A new brachypterous Nusalala species from Costa Rica, with comments on the evolution of flightlessness in brown lacewings (Neuroptera: Hemerobiidae) Academic Article uri icon


  • A new flightless hemerobiid species, Nusalala brachyptera, collected at high elevation in Costa Rica, is described and illustrated, and a variety of data relevant to the evolution of flightlessness in the family Hemerobiidae are reviewed. Flightlessness due to brachyptery has evolved independently in at least five monophyletic [= holophyletic] lineages of the family Hemerobiidae (brown lacewings). Volant hemerobiids are primarily foliage foraging arboreal predators [presumed ancestral condition], while flightless species are predominantly associated with terricolous-type microhabitats (e.g. ground-litter, epiphytic mosses) [presumed derived condition]. These differences suggest a significant habitat shift for flightless hemerobiid species, and that the parallel evolution of flightlessness and brachyptery in hemerobiids are shared responses to the conditions of a terricolous existence. The restriction of most flightless hemerobiid species to insular and/or montane/alpine land areas may be related to the typically depauperate nature of the faunas of such areas. This faunal characteristic may facilitate transitions from arboreality to terricolousness by presenting ancestrally arboreal predators such as hemerobiids with novel ecological opportunities in terricolous microhabitats.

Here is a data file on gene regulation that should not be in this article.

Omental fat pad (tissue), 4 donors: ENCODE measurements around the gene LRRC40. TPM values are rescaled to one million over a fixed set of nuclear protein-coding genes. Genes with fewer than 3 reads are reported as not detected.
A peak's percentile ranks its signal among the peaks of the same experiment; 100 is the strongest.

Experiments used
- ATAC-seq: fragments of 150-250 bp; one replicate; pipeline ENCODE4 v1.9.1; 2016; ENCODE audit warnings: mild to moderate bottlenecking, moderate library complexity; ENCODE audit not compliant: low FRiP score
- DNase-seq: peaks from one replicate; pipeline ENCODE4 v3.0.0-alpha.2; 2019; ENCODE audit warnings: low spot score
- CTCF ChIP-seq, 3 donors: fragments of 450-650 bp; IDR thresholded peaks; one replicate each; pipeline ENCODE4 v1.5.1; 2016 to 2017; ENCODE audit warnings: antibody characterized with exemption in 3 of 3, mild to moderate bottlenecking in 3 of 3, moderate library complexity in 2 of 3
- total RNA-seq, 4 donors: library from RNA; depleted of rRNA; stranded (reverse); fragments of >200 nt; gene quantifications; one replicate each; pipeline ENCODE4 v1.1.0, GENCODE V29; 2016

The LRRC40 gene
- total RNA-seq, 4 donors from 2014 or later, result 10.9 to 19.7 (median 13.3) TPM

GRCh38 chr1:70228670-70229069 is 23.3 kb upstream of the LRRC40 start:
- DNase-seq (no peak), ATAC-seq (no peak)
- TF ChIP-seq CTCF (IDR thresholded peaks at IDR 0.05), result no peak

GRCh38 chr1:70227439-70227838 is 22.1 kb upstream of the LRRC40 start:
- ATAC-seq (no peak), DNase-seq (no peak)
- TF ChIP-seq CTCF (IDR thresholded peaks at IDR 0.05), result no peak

published proceedings


altmetric score

  • 3

author list (cited authors)

  • Oswald, J. D.

citation count

  • 10

complete list of authors

  • Oswald, JD

publication date

  • January 1996